The highest speed attainable upon Railroads, consistent with sale. ty, is the minimum of modern expectation and requiremert. Forty miles an hour and even faster is performed on the T rail with the passenger train, and one half thát rate with a train of loaded cars. When we run twenty miles an hour with passengers, and ten miles an hour with freight, we are doing all that can be done with pru. dence. Sometimes we do more, especially with freight trains ; but nothing can justify it. By way of palliation we say that our motive power bears no proportion' to the length of the road and the amount of business to be done upon it. To exhibit our deficiency in this respect, by comparison we give the following statement:
Utica and Schenectady R. R. 78 miles long, 12 locomotives.
The whole number of miles run on the Central Railroad the past year, is 138,598.
The engine which has exceeded all others, is the Dexter, F.Gauriet, engineer, exceeding the highest number attained in the previous year 1,692 miles. Whole number of miles run by this engine, is 27,282. We take great pleasure in bearing testimony to the neatness and general good order of the machinery in the hands of the engineers upon the Central road.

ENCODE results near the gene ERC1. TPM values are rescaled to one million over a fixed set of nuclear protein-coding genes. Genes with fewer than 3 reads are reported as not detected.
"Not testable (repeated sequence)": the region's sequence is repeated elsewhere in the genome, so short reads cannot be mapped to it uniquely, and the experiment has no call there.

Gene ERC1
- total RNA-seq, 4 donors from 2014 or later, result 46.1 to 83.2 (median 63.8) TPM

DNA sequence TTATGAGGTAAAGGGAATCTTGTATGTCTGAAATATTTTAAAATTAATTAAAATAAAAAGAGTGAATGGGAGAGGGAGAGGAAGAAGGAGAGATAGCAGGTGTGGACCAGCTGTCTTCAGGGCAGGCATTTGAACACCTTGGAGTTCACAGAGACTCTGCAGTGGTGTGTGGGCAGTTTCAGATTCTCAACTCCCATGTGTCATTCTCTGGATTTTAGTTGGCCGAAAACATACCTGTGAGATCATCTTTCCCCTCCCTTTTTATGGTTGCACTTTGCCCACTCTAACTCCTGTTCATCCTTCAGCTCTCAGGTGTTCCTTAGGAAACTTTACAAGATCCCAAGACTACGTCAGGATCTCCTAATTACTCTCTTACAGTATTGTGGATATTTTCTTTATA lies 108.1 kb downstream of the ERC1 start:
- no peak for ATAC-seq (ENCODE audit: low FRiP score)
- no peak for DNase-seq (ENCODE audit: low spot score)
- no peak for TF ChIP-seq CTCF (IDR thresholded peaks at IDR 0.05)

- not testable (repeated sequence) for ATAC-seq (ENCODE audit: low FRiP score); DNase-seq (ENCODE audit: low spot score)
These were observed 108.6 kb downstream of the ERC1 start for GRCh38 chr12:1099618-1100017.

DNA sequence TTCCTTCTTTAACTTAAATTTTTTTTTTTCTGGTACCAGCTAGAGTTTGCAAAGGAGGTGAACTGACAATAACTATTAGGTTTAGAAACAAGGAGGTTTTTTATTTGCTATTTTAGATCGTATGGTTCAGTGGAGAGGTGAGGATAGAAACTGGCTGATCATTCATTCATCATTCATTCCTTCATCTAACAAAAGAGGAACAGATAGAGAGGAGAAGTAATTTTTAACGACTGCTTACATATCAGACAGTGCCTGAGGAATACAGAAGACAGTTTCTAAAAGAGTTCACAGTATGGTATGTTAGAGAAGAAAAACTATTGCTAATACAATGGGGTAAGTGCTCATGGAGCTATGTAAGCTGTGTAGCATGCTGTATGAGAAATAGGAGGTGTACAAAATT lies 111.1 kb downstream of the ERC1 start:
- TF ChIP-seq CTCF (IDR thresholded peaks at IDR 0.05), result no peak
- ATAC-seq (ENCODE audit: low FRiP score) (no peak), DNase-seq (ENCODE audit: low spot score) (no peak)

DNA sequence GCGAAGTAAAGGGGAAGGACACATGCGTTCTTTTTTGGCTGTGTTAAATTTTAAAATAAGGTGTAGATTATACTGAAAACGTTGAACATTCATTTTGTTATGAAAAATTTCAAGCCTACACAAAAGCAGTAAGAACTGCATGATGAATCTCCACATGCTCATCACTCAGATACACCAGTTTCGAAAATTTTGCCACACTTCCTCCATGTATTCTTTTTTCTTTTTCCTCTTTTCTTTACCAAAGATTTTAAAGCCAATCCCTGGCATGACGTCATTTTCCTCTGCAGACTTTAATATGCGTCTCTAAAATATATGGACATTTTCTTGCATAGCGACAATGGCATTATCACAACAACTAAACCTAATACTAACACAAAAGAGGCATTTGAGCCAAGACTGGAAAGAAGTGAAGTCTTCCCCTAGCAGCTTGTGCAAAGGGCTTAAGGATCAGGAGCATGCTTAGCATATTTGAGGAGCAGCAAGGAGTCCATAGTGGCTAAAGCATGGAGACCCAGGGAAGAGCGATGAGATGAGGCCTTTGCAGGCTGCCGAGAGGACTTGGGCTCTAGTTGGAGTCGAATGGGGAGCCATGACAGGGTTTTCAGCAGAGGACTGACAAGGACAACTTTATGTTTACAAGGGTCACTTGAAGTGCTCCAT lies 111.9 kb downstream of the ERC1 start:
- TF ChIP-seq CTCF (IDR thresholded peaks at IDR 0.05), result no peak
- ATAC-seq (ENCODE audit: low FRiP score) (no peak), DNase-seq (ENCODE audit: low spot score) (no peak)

The warehouses and mills at Marshall, the western termipus of the Central Railroad, were emptied some weeks sooner than other portions of the line, in consequence of the great number of cars engaged in the transportation of merchandize and other freight destined for the counties west, and north and south of that place. During the latter part of October and the most of November, the large quantity of iron hauled to Marshall for the extension of the road, also gave to that point additional facilities for the transportation of such kinds of freight as could be properly lorded upon racks.